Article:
Group seeks to bring Acworth depot back to life
by Hannah Morgan
September 22, 2013 12:35 AM | 3934 views | 0 0 comments | 10 10 recommendations | email to a friend | print

The historic city of Acworth train depot sits in a vacant lot off Main Street in town as the group,  ‘Save the Acworth Depot,’ formed in July, is advancing a movement to restore the structure to the community.  
<br>Staff/Kelly J. Huff
The historic city of Acworth train depot sits in a vacant lot off Main Street in town as the group, ‘Save the Acworth Depot,’ formed in July, is advancing a movement to restore the structure to the community.
Staff/Kelly J. Huff
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ACWORTH — Almost 50 years ago, Mack Turner remembers watching trains slow down as they approached Acworth’s old depot and seeing a hand reach out with that day’s mail, which was grabbed by somebody standing by the rails.

For about $3, 13-year-old Turner would hang around the depot each weekend and answer the phones that used to hang on the side of the building for a taxi service.

Painted green and yellow, the building stood on Main Street in downtown Acworth next to the train tracks, and was a common fixture to the city block until it was moved to its current location in 1970.

The train tracks are still there, but the historic building now sits on Winn Street, tucked away from the city’s downtown strip.

The paint is peeling, and the building is being used for minor storage.

Turner, now 67, wants to bring it back.

Surrounded by plates of fried chicken, corn bread and berry pie, about 20 people met at Daddy’s Country Kitchen in Acworth on Thursday night to discuss their plans to restore the old depot.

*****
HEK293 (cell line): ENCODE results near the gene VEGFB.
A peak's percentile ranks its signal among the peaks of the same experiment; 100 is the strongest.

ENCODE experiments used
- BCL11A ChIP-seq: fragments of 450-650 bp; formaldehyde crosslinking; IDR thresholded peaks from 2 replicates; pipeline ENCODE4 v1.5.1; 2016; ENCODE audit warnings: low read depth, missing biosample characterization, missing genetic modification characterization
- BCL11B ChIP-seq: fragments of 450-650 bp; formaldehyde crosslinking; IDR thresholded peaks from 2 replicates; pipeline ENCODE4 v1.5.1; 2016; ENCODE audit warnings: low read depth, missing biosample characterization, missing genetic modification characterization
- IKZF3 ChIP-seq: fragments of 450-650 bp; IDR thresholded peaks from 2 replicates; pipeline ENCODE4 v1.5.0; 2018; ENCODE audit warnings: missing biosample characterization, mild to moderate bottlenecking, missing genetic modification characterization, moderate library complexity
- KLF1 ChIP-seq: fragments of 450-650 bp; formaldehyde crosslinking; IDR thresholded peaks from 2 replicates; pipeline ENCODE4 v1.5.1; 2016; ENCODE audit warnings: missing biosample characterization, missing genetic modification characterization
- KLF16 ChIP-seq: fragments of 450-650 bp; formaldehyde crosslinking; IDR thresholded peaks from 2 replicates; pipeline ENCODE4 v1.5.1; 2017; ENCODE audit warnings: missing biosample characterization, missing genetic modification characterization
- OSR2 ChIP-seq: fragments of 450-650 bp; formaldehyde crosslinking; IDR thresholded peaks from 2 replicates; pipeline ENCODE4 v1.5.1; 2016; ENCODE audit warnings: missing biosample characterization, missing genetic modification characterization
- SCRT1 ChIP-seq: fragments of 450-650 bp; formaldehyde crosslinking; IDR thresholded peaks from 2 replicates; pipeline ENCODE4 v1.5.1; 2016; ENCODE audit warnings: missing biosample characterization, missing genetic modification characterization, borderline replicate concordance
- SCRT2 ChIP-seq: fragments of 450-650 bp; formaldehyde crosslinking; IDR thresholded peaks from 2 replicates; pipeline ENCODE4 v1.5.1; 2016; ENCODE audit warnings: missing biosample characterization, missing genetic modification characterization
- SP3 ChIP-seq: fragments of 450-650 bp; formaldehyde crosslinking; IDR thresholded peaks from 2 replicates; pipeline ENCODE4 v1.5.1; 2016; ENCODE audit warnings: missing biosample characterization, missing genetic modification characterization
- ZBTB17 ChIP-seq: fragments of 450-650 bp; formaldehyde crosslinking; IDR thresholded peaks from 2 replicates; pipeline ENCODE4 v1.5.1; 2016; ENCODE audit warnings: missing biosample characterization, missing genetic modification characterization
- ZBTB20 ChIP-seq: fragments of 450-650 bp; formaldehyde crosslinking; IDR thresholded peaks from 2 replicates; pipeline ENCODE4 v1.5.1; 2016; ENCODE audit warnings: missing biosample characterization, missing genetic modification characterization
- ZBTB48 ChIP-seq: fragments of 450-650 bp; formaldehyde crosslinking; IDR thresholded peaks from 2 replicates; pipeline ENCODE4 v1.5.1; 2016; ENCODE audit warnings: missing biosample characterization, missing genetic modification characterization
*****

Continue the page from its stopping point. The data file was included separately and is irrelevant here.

The group, which calls itself “Save the Acworth Depot,” formed in July and has been quickly gaining popularity.

A Facebook page has 395 “likes,” and many of the members have already started brainstorming possible fundraising ads.

Group in its infancy

The president, Michael Helenek, recently applied for the group’s 501c3 nonprofit status, and they are waiting for approval.

Many members of the group remember the old depot, and are committed to seeing it revitalized, no matter how long the wait.

It is a new group with big dreams.

A large part of the meeting Thursday was spent discussing Robert’s Rules of Order, and what members were allowed to share with nonmembers about their plans while waiting for nonprofit status.

Possible plans that were discussed are to move the building back to its old home on Main Street, and to turn it into a history center and maybe rent the space out for events.

Big on vision, short on bucks

The old depot was bought by Acworth residents Tom Tucker and his wife, Suzanne Pearce-Tucker about eight years ago, because “we just love the building itself and hate to see somebody destroy it,” he said.

The couple had plans to restore the building, but when the economy faltered, they had to abandon those plans.

Tucker said he was open to selling the building to anyone who wants to restore it.

“It’s so sad to see the historical stuff gone. A lot of us remember how it used to be ‘Historic Acworth,’ but we have no history anymore, other little towns have restored their history,” said Ramona Mays, who now lives in Roswell but grew up in Acworth.

Marietta’s old train depot which, similar to Acworth’s, was used as a railroad passenger depot until the 1950s, was leased in 1978 by the Downtown Marietta Development Authority from the state.

It was a restaurant until 1985, when the city of Marietta transformed the depot into the Marietta Welcome Center and Visitors Bureau.

Since then, more than 1.2 million people have visited the welcome center, and the economic impact on the city has been huge, said Katie Peterson, the center’s executive director.

Tourism, which usually starts in the Welcome Center, generates $215 million annually, Peterson said, and last Saturday, the center had more than 200 visitors.

“It is such a great old building. We want to preserve it and show it off to reuse the building, instead of always building something new,” she added.

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